In the wake of Hurricane Harvey, a consortium of seven Emergency Service Districts (known locally as ESDs) with a long history of collaboration came together, led by Harris County ESD No. 16 Commissioner Mike Pate. Once they had reached a consensus on system requirements, they put out a Request for Proposal (RFP). As part of the RFP process, Harris County required vendors to demonstrate their capabilities, even incorporating a potential problem to understand how a vendor would react to it.

According to Pate, the group ultimately picked Global Traffic Technologies and its centralized architecture, as a service solution because of the company’s more than half century of experience, its significant market share and its interoperability. Those factors gave Harris County confidence that GTT could handle their anticipated growth in the years to come.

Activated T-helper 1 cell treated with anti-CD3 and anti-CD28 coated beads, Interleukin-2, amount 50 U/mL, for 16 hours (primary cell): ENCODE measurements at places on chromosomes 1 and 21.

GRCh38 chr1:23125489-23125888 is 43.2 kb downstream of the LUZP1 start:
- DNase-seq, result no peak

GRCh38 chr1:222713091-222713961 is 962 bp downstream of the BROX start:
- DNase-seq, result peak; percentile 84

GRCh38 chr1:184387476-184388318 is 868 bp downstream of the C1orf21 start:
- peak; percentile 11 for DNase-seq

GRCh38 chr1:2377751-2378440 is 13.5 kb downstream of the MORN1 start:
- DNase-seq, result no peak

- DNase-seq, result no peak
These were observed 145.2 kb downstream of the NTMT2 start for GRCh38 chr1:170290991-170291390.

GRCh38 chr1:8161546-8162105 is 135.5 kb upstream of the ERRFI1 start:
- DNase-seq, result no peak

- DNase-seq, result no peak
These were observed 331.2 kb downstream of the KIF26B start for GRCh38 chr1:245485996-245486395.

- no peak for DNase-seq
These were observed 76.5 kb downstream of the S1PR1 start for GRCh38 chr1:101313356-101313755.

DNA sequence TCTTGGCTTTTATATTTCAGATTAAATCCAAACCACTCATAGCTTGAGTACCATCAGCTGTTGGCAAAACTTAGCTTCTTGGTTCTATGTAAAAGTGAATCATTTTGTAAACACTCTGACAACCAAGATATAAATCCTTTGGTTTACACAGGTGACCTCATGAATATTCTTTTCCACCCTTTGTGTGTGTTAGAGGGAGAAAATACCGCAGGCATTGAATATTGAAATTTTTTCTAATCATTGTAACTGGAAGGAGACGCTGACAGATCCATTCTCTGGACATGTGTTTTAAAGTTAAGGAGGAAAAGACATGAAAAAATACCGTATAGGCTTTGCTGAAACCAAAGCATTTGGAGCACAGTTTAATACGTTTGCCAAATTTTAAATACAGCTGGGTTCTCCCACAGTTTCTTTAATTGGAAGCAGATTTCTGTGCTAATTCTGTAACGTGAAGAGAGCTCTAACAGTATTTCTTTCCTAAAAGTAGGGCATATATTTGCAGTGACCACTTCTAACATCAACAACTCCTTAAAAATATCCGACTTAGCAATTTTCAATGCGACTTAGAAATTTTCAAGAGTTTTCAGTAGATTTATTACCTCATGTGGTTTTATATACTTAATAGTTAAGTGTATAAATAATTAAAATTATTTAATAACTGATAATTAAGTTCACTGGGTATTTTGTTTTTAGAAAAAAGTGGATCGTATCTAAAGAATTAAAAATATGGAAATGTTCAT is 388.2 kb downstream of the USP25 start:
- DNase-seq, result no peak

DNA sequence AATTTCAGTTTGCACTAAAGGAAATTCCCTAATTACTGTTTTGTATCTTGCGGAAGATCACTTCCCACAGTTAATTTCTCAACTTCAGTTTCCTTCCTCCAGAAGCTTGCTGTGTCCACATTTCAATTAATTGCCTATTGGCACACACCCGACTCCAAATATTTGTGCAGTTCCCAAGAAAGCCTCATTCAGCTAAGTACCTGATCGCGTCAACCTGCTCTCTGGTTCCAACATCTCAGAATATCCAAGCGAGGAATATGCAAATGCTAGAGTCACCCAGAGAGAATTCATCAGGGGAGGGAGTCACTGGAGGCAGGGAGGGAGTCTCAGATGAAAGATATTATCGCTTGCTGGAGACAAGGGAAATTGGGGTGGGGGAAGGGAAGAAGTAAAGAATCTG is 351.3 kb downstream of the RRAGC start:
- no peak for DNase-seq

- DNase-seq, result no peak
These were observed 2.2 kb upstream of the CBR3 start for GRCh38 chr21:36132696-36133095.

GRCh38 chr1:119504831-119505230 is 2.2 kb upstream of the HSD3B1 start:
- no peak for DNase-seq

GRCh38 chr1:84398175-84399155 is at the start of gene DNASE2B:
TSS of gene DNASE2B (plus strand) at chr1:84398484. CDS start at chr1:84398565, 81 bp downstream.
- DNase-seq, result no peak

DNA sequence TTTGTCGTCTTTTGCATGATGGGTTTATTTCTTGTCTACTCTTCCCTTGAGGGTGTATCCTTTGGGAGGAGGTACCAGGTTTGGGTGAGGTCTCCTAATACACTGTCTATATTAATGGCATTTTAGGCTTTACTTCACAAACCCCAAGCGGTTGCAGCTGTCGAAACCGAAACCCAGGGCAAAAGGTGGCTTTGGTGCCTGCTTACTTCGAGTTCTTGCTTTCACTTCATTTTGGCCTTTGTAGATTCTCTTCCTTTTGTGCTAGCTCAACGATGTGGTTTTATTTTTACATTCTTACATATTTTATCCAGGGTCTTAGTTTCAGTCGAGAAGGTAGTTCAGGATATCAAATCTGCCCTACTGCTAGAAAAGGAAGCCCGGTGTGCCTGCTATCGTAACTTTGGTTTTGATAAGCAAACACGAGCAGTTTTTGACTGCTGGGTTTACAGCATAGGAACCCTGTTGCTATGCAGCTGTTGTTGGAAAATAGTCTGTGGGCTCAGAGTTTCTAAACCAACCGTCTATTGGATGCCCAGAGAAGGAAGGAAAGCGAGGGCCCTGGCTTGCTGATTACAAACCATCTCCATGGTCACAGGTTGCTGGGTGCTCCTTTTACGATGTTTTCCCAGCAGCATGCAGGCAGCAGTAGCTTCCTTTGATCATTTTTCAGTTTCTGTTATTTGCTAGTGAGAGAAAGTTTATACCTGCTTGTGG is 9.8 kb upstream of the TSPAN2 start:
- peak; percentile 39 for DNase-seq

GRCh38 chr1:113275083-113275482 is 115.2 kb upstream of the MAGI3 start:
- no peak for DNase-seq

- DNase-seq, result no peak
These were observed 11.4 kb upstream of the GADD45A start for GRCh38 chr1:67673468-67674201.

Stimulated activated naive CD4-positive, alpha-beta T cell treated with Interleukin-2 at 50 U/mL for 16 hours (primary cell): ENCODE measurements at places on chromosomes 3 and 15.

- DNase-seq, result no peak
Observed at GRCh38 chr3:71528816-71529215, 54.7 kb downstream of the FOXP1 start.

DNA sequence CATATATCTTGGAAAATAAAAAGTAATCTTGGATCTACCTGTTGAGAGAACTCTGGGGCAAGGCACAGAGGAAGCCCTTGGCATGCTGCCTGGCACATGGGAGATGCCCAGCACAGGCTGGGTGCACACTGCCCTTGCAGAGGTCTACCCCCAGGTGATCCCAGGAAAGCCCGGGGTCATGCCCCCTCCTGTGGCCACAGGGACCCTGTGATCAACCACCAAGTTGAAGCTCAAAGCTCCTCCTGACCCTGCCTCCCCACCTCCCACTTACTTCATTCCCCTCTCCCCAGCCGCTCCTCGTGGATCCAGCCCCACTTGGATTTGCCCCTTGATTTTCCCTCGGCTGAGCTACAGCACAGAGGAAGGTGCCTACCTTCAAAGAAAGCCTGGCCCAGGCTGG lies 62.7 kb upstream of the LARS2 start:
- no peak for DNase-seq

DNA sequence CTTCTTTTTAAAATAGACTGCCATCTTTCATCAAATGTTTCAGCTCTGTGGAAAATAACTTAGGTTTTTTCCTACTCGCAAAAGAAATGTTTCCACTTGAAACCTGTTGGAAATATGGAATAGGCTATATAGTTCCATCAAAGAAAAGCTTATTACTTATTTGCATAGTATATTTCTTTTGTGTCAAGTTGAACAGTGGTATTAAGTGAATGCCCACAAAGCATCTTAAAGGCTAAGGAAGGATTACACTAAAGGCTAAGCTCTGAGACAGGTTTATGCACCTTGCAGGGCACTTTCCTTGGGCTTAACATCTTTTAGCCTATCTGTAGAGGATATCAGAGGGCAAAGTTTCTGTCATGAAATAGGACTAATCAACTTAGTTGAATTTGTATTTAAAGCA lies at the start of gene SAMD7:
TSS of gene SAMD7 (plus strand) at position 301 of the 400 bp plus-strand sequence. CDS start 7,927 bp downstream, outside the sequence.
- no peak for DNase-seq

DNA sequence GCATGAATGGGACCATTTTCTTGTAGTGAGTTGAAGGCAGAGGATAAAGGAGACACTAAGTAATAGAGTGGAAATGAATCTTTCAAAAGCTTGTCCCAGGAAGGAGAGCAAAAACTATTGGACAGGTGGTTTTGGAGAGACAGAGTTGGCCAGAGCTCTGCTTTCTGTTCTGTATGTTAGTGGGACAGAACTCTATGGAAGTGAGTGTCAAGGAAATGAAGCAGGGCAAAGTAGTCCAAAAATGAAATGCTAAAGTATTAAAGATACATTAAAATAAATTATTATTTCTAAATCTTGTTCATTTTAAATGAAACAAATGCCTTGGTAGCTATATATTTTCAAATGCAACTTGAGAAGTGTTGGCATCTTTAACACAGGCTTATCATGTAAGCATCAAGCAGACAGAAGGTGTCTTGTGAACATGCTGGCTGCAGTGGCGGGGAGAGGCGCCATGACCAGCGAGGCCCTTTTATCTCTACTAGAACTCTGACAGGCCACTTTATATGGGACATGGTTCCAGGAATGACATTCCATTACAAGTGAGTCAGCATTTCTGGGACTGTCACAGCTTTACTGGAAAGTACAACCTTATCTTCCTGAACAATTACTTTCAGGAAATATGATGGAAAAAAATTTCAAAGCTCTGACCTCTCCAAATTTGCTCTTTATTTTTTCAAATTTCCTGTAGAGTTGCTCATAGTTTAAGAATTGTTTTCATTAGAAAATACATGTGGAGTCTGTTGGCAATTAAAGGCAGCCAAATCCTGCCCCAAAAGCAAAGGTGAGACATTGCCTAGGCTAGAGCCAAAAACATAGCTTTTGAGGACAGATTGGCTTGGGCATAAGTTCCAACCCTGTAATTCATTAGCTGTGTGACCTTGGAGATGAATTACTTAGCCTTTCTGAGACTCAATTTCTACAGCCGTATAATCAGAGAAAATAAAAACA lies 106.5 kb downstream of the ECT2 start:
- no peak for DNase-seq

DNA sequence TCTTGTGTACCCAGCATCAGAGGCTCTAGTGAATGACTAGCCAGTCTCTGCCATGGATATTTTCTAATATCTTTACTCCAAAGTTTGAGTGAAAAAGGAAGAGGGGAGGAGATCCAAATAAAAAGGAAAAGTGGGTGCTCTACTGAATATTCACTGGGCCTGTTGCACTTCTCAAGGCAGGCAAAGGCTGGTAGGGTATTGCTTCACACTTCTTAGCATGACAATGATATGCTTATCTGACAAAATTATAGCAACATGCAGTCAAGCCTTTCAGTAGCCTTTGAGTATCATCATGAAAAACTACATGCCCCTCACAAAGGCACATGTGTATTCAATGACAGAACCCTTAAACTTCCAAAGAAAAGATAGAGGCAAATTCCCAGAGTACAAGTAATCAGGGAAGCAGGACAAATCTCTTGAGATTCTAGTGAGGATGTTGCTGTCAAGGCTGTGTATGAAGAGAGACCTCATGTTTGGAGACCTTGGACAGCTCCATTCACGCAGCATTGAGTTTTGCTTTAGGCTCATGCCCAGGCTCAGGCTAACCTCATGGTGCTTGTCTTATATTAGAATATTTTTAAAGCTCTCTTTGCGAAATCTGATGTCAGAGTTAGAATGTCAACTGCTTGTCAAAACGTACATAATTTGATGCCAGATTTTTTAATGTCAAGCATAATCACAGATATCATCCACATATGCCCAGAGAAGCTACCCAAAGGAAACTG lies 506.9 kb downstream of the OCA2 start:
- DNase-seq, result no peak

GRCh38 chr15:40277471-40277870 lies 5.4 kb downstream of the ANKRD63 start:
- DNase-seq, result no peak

“One reason we went with Opticom is the company’s vast experience with multiple vendors [and] multiple technologies,” Pate said. “They’re staying up-to-date on all the government mobility initiatives, so, it’s a win-win all the way around. We don’t have the burden of wondering about future technologies and preemption – that’s GTT’s responsibility. And given their history and experience in the industry, we don’t lose any sleep over that.”

Mike Taylor, a senior technical specialist with Taylor Traffic Systems, helped design the system’s specifications and implement the solution. The county ensures their emergency vehicles request preemption about 80 seconds out from the intersection, so the controller at the intersection knows when the vehicle will arrive based on the GPS location and speed of the approaching vehicle.

“The controller has an app in it that knows where the emergency vehicle is and when it’s going to get there, so it can shorten phases and get to that green as quickly as possible,” Taylor explained. “That reduces the impact on [non-emergency] vehicles, so the impact on traffic is minimal and [the traffic] recovers right away.”